B+ Finally, some life in the running game. All three Michigan running backs who got carries had their moments, led by a 38-yard run from freshman De'Veon Smith on which he - yes - broke a couple of tackles. Frosh Derrick Green got the most work, carrying 12 times for 47 yards. The most startling statistic - none of the backs lost yardage, the first time all year that's been the case.
Smith only notched 19 yards on his other six carries, but he ran hard. Fifth-year senior Fitz Toussaint carried five times for 33 yards and a score, including a 16-yard run. A deadly passing game with redshirt junior quarterback Devin Gardner opened things up for the running backs.
A- Gardner was outstanding, but for one play - the final interception on a two-point conversion attempt. Ohio State called timeout after getting a look at the formation, and the redshirt junior didn't seem to be put in the best position to succeed when the Wolverines came back out with the same look.
Other than that, the quarterback was nearly flawless while struggling to move on what appeared to be a bad leg. He completed 32 of 45 passes for 451 yards and four touchdowns and usually had time to throw (though he was sacked three times). Fifth-year senior Jeremy Gallon (175 yards and one touchdown), freshman tight end Jake Butt (five for 85 and a score) and senior Drew Dileo (five for 60 and a touchdown) all had big games.
Sophomore Devin Funchess' drops, one a sure touchdown pass, continue to be head scratchers.
F Michigan's rush defense was bad in the first half, allowing 197 yards and 7.6 yards per carry. It was worse in the second, disappointing in that any adjustments didn't work. The Buckeyes rarely threw because they didn't have to, moving the ball at will on the ground. Quarterback Braxton Miller averaged 9.6 yards and scored three touchdowns on 16 carries, while future NFL back Carlos Hyde gained 226 yards and averaged 8.4 yards per rush.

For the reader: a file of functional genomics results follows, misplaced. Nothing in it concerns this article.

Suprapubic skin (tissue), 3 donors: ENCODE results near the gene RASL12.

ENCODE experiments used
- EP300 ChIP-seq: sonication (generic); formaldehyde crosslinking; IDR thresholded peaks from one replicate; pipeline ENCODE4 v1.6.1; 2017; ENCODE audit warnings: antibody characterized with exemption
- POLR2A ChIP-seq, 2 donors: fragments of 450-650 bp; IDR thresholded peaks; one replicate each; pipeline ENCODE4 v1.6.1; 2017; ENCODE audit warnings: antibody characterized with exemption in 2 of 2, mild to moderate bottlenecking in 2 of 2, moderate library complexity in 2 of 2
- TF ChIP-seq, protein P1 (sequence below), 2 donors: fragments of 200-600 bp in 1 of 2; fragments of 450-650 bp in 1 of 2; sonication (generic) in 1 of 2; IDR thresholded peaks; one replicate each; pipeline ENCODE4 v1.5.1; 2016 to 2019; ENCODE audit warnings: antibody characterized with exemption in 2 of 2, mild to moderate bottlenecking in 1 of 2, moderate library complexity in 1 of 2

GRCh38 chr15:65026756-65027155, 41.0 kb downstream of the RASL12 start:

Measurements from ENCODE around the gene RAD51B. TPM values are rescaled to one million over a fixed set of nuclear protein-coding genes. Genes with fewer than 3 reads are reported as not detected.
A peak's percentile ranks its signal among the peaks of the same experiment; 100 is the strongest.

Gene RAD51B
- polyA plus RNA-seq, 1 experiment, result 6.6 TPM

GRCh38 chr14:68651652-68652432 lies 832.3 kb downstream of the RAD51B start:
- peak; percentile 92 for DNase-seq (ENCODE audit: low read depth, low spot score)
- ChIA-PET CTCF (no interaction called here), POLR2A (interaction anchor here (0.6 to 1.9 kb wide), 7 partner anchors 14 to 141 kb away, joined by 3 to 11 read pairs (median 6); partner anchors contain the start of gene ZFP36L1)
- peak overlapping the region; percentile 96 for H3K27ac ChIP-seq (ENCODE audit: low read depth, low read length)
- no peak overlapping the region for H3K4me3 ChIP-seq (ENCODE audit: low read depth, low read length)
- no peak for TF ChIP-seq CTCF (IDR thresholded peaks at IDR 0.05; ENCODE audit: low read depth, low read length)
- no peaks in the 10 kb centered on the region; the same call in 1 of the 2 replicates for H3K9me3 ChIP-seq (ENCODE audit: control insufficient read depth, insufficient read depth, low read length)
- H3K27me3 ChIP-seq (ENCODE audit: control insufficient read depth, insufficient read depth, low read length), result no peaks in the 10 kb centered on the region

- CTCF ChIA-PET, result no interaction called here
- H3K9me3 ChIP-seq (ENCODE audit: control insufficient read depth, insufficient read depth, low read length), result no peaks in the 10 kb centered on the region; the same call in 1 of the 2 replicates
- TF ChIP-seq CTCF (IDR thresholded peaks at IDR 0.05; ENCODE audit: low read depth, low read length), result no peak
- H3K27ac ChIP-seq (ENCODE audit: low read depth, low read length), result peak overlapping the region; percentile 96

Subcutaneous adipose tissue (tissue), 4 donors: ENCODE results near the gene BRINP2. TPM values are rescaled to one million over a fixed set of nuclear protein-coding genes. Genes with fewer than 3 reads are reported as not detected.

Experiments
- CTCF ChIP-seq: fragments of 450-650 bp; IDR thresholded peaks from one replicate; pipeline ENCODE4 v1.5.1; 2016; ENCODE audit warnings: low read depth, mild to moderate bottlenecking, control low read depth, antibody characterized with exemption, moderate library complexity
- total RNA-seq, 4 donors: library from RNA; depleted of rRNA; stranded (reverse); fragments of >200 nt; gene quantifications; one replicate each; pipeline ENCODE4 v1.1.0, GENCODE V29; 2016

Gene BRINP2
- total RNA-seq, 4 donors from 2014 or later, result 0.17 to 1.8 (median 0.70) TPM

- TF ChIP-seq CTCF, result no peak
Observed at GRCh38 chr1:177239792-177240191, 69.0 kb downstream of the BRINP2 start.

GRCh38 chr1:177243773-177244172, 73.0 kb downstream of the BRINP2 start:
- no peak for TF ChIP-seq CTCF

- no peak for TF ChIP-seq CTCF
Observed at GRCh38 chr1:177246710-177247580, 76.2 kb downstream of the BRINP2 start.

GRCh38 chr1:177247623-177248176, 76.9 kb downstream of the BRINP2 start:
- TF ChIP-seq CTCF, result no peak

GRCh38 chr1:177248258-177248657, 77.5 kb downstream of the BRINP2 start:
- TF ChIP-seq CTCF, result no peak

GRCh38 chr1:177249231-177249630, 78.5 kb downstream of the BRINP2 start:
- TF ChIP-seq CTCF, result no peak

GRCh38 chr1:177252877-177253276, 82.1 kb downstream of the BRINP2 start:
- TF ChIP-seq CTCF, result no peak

Ohio State rushed nine times for 79 yards in the fourth quarter, six for 65 (every play) on the game-winning touchdown after the Wolverines had tied it at 35.
C+ Miller only threw 15 times, primarily because he didn't have to put it up given the Buckeyes' ground success. He did find Devin Smith for the typical long passing touchdown against the Wolverines, 53 yards in the first quarter on a third and long that stole momentum and proved critical.
Miller completed only six passes, but he still threw for 133 yards and two scores against one pick that essentially worked as a punt. Tight end Jeff Heuerman, son of first class former Michigan basketball captain Paul (figure that one out), was a weapon for the Buckeyes, catching two passes for 59 yards and a score.
B- Playing without fifth-year senior Brendan Gibbons (injury) might have factored into head coach Brady Hoke's decision to go for a fourth and two instead of kicking a field goal in the third quarter that would have cut into a 28-21 OSU lead. Junior Matt Wile missed the kick just after Hoke called timeout and opted to go for the first down. Wile's one gaffe, a kick out of bounds after Michigan had tied it in the fourth quarter, wasn't critical. It gave the Buckeyes 10 extra yards, but the way they were moving it on the ground it wouldn't have mattered anyway.
Wile had a good day punting, averaging 44 yards per kick, and sophomore return man Dennis Norfleet was deprived a 90-plus yard return on one of the worst holding calls you'll see. De'Veon Smith was flagged for essentially pancaking a defender, negating the big runback.
B The Wolverines were ready to play and lost what essentially amounted to a 50-50 game against a team that might well play in the national championship game. The offensive game plan was outstanding, including throwback screens against an aggressive OSU front and shots downfield - only the final play call on a two-point conversion attempt raised eyebrows, and only because the Wolverines didn't change the play after the Buckeyes' coaches got a look at it.
The grade goes down because of the defense, which was inexplicably bad in allowing Miller and Hyde to run all over it. Yes, those two are dynamic players and yes, the Wolverines were missing linebacker James Ross III (injured), but the interior line was dominated and the Buckeyes ran through them like they weren't there at times. Big plays (again in this game - this time a pair of 53-yard scores) accounted for a fifth of OSU's offense.
All in all a great effort from a team that could have, probably should have, accomplished more than 7-5 this season.